Author: DS Bug
Summer in Arizona has most definitely arrived with the plethora of triple digit temperatures lately. Desert Schools Federal Credit Union would like to offer some helpful tips to having a safe and happy summer, while living in a hot, dry desert climate.
Never leave children or pets in parked car without air-conditioning: You should never leave children unattended in a car during any time of year but during an Arizona summer, doing this could result in death due to the extreme heat. A car could easily reach 200 degrees inside and cracking windows doesn’t help. And be sure to report children or pets in hot cars to the police immediately by calling 911.
Always travel with water: Regardless of how far you’re driving, always make sure you bring water just in case something happens to your car.
Check your tire tread and car battery: While driving around you will undoubtedly notice a lot of tire debris on the freeways during this time a year. The extreme Arizona heat puts a lot of stress on tires, especially ones that have worn tread. Don’t put yourself at risk of having a blow out and check your tires. Also, as many Arizonans have come to realize, the battery life on your car is a lot shorter here than it is in other regions of the country. This is because we use our air conditioners a lot more. Most auto parts stores can check your battery free of charge.
Take caution when exercising outdoors: Try to exercise early in the morning or just before sunset and make sure you bring lots of water!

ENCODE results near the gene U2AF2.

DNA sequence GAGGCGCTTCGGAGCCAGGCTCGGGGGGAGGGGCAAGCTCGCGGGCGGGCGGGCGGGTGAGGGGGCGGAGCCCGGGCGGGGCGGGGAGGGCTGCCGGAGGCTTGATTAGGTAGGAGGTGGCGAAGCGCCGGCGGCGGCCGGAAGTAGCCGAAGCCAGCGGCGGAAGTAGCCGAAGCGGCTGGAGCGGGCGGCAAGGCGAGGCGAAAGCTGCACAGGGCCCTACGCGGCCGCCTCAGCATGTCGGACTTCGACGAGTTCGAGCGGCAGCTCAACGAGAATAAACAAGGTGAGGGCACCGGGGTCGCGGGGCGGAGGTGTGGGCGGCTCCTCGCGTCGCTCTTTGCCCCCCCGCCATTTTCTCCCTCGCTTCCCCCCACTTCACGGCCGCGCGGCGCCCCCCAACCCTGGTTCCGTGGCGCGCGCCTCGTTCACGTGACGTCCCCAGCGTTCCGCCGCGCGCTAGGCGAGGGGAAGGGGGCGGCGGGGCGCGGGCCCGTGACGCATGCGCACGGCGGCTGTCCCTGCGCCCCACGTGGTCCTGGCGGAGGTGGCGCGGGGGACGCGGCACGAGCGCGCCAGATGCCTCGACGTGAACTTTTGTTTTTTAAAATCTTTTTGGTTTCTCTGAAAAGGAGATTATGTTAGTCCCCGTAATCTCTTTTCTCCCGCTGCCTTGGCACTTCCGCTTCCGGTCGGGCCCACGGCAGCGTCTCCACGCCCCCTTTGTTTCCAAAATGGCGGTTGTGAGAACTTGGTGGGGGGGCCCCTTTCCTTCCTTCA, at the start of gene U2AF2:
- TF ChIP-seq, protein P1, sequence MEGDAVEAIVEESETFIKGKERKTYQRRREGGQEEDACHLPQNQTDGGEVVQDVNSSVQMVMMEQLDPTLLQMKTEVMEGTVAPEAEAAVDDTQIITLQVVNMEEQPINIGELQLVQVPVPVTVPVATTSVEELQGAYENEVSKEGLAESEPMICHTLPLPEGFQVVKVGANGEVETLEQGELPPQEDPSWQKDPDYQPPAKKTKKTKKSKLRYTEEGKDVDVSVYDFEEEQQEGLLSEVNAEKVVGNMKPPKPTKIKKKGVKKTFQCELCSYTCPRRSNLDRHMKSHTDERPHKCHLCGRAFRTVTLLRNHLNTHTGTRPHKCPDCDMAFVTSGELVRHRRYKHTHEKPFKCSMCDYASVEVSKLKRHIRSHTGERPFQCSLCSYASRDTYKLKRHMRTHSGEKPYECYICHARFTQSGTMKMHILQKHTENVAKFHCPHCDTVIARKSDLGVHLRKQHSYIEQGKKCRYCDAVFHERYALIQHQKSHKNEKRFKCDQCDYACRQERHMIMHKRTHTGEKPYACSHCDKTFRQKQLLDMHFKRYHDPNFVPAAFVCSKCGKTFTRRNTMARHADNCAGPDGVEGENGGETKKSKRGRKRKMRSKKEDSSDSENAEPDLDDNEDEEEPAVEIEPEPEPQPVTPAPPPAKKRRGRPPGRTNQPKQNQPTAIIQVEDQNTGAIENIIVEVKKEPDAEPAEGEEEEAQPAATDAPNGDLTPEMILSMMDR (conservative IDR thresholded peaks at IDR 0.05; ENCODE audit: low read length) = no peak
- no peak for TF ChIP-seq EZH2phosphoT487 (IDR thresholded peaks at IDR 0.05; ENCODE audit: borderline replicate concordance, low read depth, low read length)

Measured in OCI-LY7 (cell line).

Never leave children unsupervised around water: Every year we hear about children drowning in the family pool. To ensure this type of tragedy never happens to your family, place the proper safety locks on all doors that lead to the backyard. If you have a doggy door, train your dog to use it only when you are not home and keep it closed when you are home. Kids are small enough to crawl through it. Also, make sure you have proper fencing around your pool and make sure the gate is always closed.
Surprisingly, many drownings happen at parties with more than one adult present. The reason behind this is that the adults usually assume some other adult is watching the children. To avoid any confusion as to who is in charge of the children, designate “watchers” before the party even starts. Each adult at the party can take a shift.
To distinguish the “watcher” from other party-goers have him or her wear a vibrant baseball cap or some article of clothing that stands out. The “watchers” sole job is to supervise the children in the pool. Once their shift is over, they are free to socialize. This keeps everyone safe.
Let Desert Schools know some of the things you do to keep safe in the summer. We hope this summer brings you and your family lots of laughter and many great memories.
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Article Source: desert schools blog